I read a hilarious news report in today’s Dawn. The news report pronounces President Zardari’s superstition and the adopted measures to protect Mr. President from ‘black magic’ and evil eyes’. According to the news report, the measure taken to protect our dear President from black magic is an everyday slaughter of a ‘black’ goat. Sure, currently, our President is confronting some harsh criticism from political parties particularly PML-N, nevertheless, I really wonder if Zardari is really taking this criticism as ‘black magic’? But this news item really shows how progressive Mr Zardai is. Holy cow, if we made rough calculations then probably at least 600 goats have already been slaughtered so far.
originally written for http://islamabad.metblogs.com
Wednesday, January 27, 2010
Within approximately the last two weeks I have observed an over deployment of police on the major roads of
It is my everyday routine to get dropped by my office car on canal road-Mall Road junction. From there I walk on foot to
. Even though this walk is always refreshing for me, the vulgar comments passed on me by the on-duty policemen there are an everyday annoyance. The hostile and insensitive attitude of the police towards women is a well-known fact. However, what astonished me the most was, that even those public servants who are responsible for people’s safety and security seldom miss an opportunity of teasing a woman. In Punjabi this is also called ‘phoondi’. Lawrence Garden
Last weekend, while walking with a foreign friend of mine on Mall road, we were stopped by four policemen. They took my friend to a corner and interrogated him for quite a long time. When I was inquiring the purpose of this police interrogation, I got an ironic laughter and a ridiculous reply in Punjabi “Taun Bari Toup Cheze hai (What a big gun you are!) in return. Initially, I thought that the interrogation might be a routine check and probably the police is ordered to keep an eye on foreigners, particularly after the arrest of a group of US students in
However, later on I had to find out that my initial speculations about the main motivation of the police’s interrogation was completely wrong. My friend told me that the main emphasis was “my friend’s relationship with me”. One of those policemen went even so far as to say to my friend that the woman accompanying (which was myself) him would be pregnant. My friend’s response to that policeman was “You must be kidding. How could you dare to say that?” They also told him that it is ‘unlawful’ in the Islamic Republic of Pakistan to walk on roads with a non-married female friend and as a consequence both of us could be detained in jail according to Pakistani law. Upon hearing these details from my friend, I realized that these policemen only had the courage to say such things, because we were walking in the open street and were appearing to be an easy ‘target’ to show their ‘authority’. I am sure they would never have dared to interrogate a woman accompanying a foreigner in a big land cruiser; apprehensive of losing their jobs.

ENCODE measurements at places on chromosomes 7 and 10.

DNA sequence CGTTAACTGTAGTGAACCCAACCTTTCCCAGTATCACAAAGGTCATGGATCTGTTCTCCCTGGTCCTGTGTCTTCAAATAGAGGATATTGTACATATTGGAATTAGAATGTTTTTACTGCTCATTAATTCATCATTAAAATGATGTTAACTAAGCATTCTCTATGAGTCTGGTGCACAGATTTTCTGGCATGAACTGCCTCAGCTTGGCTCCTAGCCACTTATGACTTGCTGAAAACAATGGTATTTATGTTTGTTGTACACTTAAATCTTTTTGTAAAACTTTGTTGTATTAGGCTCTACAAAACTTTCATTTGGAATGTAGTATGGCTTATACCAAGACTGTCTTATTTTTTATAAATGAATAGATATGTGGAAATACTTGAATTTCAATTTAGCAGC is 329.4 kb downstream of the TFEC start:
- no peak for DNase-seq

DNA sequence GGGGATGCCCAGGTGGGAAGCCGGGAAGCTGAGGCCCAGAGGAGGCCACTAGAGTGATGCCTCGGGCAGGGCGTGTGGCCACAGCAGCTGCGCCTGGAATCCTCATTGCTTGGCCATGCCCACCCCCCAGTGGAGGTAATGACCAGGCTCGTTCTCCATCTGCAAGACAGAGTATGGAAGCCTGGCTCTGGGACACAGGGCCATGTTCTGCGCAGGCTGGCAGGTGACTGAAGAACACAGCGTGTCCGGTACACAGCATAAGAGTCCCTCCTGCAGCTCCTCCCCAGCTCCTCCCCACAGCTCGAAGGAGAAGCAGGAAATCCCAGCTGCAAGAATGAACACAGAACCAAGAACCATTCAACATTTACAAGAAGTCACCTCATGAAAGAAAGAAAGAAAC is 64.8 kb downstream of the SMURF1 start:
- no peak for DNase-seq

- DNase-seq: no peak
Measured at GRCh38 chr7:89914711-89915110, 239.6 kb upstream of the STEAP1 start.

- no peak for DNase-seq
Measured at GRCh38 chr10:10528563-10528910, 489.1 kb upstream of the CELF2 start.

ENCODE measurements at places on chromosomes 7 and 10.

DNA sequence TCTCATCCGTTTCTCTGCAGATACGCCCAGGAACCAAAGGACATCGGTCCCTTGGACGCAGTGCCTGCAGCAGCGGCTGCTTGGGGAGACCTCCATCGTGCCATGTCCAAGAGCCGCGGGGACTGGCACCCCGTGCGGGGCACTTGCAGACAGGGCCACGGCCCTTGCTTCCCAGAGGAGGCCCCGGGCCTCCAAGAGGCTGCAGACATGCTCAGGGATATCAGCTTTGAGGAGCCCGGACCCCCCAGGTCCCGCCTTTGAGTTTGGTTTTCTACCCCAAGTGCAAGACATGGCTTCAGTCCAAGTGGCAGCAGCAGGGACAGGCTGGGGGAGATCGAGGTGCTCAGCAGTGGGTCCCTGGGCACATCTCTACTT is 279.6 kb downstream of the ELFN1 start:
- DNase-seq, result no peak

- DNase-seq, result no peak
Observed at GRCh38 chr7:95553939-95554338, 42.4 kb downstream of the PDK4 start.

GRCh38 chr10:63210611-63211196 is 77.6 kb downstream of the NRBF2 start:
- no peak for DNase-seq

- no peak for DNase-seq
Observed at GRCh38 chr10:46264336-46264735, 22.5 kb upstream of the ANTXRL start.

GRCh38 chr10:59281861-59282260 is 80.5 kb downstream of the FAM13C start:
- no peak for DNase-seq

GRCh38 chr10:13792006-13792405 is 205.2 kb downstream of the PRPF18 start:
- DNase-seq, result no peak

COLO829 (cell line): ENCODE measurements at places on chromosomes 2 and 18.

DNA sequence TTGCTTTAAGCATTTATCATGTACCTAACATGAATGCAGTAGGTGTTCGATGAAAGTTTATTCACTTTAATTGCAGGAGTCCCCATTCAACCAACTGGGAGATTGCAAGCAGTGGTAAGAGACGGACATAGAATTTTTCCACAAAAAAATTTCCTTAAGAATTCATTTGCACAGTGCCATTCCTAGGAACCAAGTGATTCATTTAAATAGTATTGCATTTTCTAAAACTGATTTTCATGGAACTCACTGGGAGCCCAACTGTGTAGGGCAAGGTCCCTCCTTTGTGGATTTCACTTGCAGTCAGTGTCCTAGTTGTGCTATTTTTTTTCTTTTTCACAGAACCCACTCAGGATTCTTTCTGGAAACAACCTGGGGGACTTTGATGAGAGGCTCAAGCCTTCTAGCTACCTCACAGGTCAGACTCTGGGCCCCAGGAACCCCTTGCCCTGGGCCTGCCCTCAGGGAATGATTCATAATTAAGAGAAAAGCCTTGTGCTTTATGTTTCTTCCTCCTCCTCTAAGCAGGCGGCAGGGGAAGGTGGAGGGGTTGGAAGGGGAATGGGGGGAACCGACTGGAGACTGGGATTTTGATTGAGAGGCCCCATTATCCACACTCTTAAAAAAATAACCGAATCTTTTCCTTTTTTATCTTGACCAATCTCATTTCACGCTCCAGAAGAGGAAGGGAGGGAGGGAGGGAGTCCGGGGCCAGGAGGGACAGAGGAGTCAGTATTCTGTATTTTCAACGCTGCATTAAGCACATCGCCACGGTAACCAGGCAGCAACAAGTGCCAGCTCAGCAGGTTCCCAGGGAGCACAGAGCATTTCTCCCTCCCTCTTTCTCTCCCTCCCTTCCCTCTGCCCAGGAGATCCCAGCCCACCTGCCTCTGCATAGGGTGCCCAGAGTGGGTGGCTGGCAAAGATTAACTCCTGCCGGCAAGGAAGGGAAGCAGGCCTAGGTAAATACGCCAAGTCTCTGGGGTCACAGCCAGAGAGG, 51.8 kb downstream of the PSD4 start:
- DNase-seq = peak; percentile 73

On both occasions, the behavior of the ‘men in uniform’ was shocking for me to a great extent. On the first occasion, the ‘men in uniform’ behaved like foolish teenagers amusing themselves with chatting up a passing-by woman for their personal ‘enjoyment’ therewith considering a passing-by woman as a mere ‘sexual object’. In the second incident the ‘men in uniform’ behaved like a ‘religious police’ who takes it as their moral obligation to intimidate people to ensure that ‘Islamic’ laws are being followed, at least by those who apparently do not possess any authority. After all, one thing which I can hardly comprehend is, why the police, rather than looking into very real security threats for the city, was wasting its time and therewith taxpayers’ money with intimidating innocent couples on the street in order to stop them from hanging out together, because it is ‘unlawful’. I wonder under which Pakistani law walking together on the street becomes a crime and why the deliberate harassment of women is not considered as such; the same goes for ‘phoondi’. If we have not yet moved away from the Stone Ages, then why we are resisting the Taliban and their plan to impose ‘Islamic Sharia’ so hard at all?
Tuesday, January 19, 2010
Blogging is becoming a popular medium of expression in Pakistan. In recognition of this fact, Google Pakistan and OIC Pakistan in partnership with Dawn News are organizing Pakistan’s First Annual Blog Awards. The news about annual blog awards was announced in Lahore and Karachi Tweetups 2009 by Mr. Badar Khushnood, Pakistan Country Consultant Google Inc. At present, a website by the name Pakistan Blog Awards is functional where Pakistani bloggers can submit or nominate their blogs under any one of the listed categories. There are three broad categories namely general categories, topic area categories, and arts & letters categories. Each of these categories is further divided into at least nine or more sub-categories. Additionally, rules of game have also been articulated as ‘entry guidelines’. Till to-date, Pakistani bloggers have either nominated / submitted 120 blogs to the first annual blog awards. However, neither the closing date of the competition has been announced yet nor there is any information available regarding the date by which blogs/bloggers for each listed category will be selected and announced as winners. But still, the competition is on. So guys and gals, if you have an active blog and you want to compete then rush and nominate yourself for the blog awards here, here and here…
originally written for http://islamabad.metblogs.com